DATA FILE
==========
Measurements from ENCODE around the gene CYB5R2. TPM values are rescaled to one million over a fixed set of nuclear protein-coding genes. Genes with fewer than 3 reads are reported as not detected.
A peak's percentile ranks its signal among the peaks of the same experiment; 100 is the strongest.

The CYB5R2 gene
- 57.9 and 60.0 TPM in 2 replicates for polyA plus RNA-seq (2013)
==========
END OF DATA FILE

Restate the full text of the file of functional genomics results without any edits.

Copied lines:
Measurements from ENCODE around the gene CYB5R2. TPM values are rescaled to one million over a fixed set of nuclear protein-coding genes. Genes with fewer than 3 reads are reported as not detected.
A peak's percentile ranks its signal among the peaks of the same experiment; 100 is the strongest.

The CYB5R2 gene
- 57.9 and 60.0 TPM in 2 replicates for polyA plus RNA-seq (2013)